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Tri-Planar mk VII - tonearm

Product: Tri-planar tonearm mk VII
Producer: Tri-Planar - USA
Approx.cost: approx 4000 €/$
Reviewer: Geoff Husband - TNT France
Reviewed: April, 2004


[Italian version]


In the world of Hi-Fi there are few components that are the subject of so many different and often conflicting theories than those that surround the design of tonearms. Rigid or flexible, damped or undamped, parallel trackers or traditional, low mass or high mass, Unipivot, gimballed, suspended on string, floating in gloop, armtubes in one piece or a mass of meccano, made of wood, carbon fibre, bamboo, aluminium, steel, titanium, magnesium, ceramic - the list is practically endless. My point is that every arm manufacturer will put forward a wholly credible defence of their design, explain why everyone else has got it wrong and all the time with the implication that those who can't hear the difference are deaf. It makes a reviewers job a nightmare. I have a fair understanding of mechanical systems and a lot of experience, and yet when it comes to all these theories I can't sort the wheat from the chaff.

The Tri-planar is a classic case. It breaks some 'rules' (note the inverted comma's!) and has it's own agenda so what am I to do? Well I'll discuss the construction, but rest assured that in the final analysis only one thing counts - does it work?

The Tri-planar is something of a legend in the tonearm world with a fiercely loyal following. It was this arm that really led the field nearly 30 years ago in offering micrometric adjustment of VTA using a VTA 'tower', now much copied particularly in the US, to the point that any arm with high-end pretensions needs such adjustment in order to succeed in that market. The name 'Tri-planar' refers to this, in that the arm offered adjustment, and correct geometry in three planes. Over the years it's been updated and improved to this, the latest design, the Mk VII.


I've said before in my article on tonearm design that some arms are 'garage arms', that is that they could be made in a small, well equipped, often one-person machine shop. By this measure the SME V is a mass-produced arm, the Tri-planar is 'garage'. Before anyone gets upset this isn't meant to be a criticism. It's like comparing a Mazda MX5 with a Caterham '7'. But looking at the arm it's obvious that here is a mass of tiny, machined components and sub assemblies. I didn't do a parts count but I doubt their are many gimballed arms with more. And the quality is as near perfect as makes no difference. In my Morsiani review I said it wore it's 'hand-made' appearance with pride, here the finish is clearly better (as it should be given the price), but you're left in no doubt that here is an object that someone has lavished many hours in making. Just look at the complexity and elegance of the arm lift, where many would just bolt on an OEM job. Yes the arm is expensive but in a world of overpriced tat, here I really couldn't argue.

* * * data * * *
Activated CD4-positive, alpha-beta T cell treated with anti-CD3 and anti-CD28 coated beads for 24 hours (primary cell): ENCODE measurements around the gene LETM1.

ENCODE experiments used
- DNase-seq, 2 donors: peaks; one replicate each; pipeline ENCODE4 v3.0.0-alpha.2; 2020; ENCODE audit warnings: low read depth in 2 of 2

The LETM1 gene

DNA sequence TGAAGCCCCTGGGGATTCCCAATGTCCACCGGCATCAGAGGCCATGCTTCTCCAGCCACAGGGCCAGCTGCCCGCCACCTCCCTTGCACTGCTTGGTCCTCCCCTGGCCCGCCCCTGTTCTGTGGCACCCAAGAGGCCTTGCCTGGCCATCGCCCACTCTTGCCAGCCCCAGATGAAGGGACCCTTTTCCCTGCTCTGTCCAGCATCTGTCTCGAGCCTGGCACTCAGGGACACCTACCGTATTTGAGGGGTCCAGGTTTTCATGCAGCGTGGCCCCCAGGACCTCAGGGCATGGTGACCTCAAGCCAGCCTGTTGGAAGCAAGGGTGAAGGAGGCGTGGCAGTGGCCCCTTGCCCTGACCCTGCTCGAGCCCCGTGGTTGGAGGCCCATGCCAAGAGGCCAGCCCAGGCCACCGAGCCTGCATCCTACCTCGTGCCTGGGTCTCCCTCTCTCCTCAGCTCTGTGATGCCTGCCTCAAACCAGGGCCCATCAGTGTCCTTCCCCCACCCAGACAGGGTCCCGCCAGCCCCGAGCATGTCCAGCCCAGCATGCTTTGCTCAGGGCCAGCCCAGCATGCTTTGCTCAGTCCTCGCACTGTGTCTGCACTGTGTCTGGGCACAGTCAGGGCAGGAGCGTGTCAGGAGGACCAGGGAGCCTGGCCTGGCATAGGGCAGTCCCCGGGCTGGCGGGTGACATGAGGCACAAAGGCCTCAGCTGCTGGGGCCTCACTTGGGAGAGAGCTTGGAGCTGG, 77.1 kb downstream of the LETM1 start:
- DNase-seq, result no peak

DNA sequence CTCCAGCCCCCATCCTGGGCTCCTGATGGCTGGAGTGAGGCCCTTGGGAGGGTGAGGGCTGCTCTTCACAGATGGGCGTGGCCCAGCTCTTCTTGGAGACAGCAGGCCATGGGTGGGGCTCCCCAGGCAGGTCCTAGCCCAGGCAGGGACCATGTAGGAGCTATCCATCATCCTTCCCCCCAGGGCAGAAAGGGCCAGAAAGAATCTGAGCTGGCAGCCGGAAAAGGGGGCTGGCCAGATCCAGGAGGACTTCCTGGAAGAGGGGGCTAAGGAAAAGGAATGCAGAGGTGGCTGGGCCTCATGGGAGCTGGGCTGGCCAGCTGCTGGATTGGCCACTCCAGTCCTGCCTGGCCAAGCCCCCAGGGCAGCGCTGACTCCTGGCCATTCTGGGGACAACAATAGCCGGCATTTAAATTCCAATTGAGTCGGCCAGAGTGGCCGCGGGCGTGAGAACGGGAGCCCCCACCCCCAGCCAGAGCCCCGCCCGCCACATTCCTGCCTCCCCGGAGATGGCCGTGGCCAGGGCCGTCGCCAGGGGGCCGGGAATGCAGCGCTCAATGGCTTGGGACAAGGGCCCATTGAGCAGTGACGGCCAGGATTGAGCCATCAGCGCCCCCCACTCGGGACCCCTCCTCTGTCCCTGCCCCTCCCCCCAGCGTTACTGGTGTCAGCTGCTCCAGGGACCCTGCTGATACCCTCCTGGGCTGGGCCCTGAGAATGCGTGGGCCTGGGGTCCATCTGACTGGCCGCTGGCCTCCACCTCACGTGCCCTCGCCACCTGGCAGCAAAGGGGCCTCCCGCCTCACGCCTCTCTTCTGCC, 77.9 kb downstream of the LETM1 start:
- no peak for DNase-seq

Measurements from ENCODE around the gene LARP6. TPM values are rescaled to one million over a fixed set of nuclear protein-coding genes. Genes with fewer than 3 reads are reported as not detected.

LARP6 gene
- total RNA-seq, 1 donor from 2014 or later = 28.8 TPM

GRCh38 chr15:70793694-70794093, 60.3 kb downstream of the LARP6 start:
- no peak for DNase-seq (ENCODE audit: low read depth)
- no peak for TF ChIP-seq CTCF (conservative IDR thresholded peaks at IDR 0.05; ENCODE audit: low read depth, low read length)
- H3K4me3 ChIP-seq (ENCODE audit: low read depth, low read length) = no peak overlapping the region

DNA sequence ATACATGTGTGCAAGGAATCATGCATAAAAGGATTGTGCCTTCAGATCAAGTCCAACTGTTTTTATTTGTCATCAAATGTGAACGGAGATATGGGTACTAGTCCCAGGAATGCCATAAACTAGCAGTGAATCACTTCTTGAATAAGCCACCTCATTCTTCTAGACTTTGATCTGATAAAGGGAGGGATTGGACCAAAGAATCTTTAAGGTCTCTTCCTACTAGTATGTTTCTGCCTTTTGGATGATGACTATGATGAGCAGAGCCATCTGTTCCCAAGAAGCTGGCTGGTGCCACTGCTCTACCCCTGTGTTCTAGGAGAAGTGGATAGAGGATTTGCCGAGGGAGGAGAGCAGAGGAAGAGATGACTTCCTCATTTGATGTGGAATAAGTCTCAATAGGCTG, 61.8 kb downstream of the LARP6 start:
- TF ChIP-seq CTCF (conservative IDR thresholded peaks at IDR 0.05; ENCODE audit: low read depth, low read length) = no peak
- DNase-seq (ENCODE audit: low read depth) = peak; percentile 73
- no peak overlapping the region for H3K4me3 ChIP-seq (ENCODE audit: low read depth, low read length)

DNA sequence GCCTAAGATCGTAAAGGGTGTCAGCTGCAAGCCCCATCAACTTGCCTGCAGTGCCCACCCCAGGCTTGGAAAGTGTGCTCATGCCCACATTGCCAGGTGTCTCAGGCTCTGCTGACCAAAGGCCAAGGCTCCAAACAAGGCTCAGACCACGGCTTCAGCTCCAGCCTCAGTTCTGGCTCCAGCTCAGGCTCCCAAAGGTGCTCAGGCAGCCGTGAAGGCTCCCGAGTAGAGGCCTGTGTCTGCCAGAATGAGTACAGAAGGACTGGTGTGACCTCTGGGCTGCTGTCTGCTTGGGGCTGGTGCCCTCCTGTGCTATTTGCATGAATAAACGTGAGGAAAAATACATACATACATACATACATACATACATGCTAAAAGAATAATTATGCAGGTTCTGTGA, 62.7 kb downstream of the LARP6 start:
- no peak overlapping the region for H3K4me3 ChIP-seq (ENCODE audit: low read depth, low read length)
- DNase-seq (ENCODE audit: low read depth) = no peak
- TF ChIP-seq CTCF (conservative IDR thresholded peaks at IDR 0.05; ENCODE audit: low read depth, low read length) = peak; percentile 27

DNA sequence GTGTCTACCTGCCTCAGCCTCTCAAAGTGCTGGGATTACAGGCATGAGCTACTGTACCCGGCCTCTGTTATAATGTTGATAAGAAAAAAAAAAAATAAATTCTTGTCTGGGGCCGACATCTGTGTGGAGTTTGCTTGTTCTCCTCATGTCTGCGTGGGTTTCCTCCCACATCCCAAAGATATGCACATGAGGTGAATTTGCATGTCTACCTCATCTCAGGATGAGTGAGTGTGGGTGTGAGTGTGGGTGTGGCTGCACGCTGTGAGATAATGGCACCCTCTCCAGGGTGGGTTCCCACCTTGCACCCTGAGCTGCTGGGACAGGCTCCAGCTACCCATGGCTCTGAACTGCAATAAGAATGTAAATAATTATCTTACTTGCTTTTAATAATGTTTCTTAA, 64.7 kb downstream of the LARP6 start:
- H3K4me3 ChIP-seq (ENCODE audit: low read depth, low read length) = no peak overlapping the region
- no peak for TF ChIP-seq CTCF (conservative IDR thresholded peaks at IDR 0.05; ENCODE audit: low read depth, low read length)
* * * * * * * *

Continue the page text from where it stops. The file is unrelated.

The main structure of the arm is machined aluminium alloy, with a fat carbon fibre armtube. I could go into the claims of self-damping and stiffness made for the material but I'll refer you to my opening paragraph... Most of the structure is bolted together with tiny grub screws, the armtube glued to the large headshell, which is slotted for cartridge adjustment, and is happy with just about any cartridge. Three different counterweights will cope with any weight of cartridge as well, though downforce is adjusted by sliding these back and forth - you need a balance. The needle/cone bearings are adjustable and showed no play - the fact that the arm coped perfectly with the Music Maker cartridge, a highish compliance device which is notoriously demanding on bearing quality, backs up claims for their quality. Anti-skate is by a thread and lever arrangement, again almost gratuitously complicated, but making the force correct across the disc. Azimuth is adjusted by loosening the armtube and gently twisting it, it's simple and the large surface to hold makes small adjustments very easy. There's also a small trough that offers some damping if filled with the supplied silicone fluid - some cartridges will like this, some not.